Charles Goodhart was an adviser to the Bank of England in 1975. The advice he gave then has been summarized as Goodhart’s law, which has been summarized as follows:
All economic models break down when used for policy.
Any observed statistical regularity will tend to collapse once pressure is placed upon it for control purposes.’
Another short version
When a measure becomes a target, it ceases to be a good measure.
Defense Secretary Robert McNamara demanded a graph of numbers that would show whether or not the United States was winning in Vietnam. Sure enough, the military responded with “body count” figures that showed the Viet Cong were all being killed many times over, but the United States lost the war.
I thought of Goodhart’s Law in connection with President Bush’s No Child Left Behind and President Obama’s Race to the Top programs. Teachers and schools are judged on the basis of test results. So the incentive is for teachers to improve, not learning, but the numbers by which learning supposedly is measured. Dishonest teachers cheat. Honest teachers have to take time away from teaching the material to teaching how to pass the test.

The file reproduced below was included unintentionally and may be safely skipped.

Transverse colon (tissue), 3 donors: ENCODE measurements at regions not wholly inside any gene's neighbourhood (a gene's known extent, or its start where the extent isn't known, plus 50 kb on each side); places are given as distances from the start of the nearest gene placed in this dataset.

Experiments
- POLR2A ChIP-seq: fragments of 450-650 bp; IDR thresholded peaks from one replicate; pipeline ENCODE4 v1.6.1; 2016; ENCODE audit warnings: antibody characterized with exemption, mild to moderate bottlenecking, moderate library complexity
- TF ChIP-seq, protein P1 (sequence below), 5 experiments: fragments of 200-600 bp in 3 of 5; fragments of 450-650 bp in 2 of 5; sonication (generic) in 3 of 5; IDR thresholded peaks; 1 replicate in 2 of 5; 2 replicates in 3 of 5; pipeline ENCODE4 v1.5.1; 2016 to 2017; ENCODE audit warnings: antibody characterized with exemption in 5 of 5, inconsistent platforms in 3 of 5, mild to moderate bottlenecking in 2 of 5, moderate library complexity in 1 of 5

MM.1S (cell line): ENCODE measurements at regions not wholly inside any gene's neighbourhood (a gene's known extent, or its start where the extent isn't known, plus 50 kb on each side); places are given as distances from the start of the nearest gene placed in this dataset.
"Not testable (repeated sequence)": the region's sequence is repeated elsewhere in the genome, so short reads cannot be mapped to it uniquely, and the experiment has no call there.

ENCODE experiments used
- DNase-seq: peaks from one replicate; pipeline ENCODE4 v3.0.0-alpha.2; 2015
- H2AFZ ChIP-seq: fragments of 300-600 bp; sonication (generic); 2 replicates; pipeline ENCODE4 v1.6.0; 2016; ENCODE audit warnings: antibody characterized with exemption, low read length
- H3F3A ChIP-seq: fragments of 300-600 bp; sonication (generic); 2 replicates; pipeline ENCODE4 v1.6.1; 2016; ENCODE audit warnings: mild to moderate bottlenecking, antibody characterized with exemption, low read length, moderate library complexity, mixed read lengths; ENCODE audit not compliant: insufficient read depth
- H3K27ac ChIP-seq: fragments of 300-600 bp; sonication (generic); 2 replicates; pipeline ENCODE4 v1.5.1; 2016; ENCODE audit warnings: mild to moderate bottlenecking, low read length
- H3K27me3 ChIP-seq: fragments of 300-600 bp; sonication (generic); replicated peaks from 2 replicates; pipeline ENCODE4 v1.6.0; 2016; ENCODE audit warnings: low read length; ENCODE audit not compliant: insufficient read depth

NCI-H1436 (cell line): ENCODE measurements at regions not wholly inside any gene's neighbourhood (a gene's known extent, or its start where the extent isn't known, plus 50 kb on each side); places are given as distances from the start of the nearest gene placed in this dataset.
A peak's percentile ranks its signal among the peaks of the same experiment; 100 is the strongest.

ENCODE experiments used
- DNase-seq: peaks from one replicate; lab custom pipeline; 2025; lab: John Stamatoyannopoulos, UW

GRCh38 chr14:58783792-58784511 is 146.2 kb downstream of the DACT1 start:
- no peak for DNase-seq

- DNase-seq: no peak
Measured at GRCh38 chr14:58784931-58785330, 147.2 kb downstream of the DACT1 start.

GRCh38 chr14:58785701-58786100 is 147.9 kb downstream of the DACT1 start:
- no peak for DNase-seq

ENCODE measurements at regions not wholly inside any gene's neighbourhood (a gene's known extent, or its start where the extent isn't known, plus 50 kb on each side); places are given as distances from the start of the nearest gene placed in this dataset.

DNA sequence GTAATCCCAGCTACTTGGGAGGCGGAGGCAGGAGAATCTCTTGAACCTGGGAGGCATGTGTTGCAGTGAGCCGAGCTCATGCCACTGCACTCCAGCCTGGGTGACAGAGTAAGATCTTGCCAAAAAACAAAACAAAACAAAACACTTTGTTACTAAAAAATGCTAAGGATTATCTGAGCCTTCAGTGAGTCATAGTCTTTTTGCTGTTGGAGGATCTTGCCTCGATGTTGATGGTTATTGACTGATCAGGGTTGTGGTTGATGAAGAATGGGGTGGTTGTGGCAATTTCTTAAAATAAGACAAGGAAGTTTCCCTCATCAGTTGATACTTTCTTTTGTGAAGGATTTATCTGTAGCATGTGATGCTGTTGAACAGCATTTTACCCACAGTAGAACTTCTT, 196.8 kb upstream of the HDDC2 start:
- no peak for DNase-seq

The aim is evidence-based policy. The result is policy-based evidence.
As Cory Doctorow explained on Boing Boing:
Once you start measuring GDP as a way of gauging social welfare, people will start to figure out ways to make GDP go up without improving social welfare (say, by swapping dirty financial derivatives). Once Google starts measuring inbound links as a way of evaluating the importance of web-pages, people will figure out how to increase the inbound links to unimportant pages (splogging, blogspam). And once you measure fat or calorie content as a proxy for the healthfulness of food, manufacturers will figure out how to decrease fat and calories without making the food more healthful (reducing fat by adding sugar, reducing calories by adding poisonous artificial sweeteners).
The prime example of Goodhart’s Law in action is Soviet economic planning. Factories were evaluated on the basis of measured output, irrespective of the usefulness of what was produced. Machinery factories were actually judged on the total weight of the machinery they produced. That is why there is no substitute for free markets and the workings of supply and demand. But large corporations often operate like mini-Soviet Unions until reality catches up with them.
W. Edwards Deming, who was possibly the world’s greatest exponent of using statistics to improvement business performance, objected to judging either managers or workers based on numerical goals. Understand and improve the process, and the numbers will improve, he said, but trying to improve the numbers without understanding the process is an exercise in futility.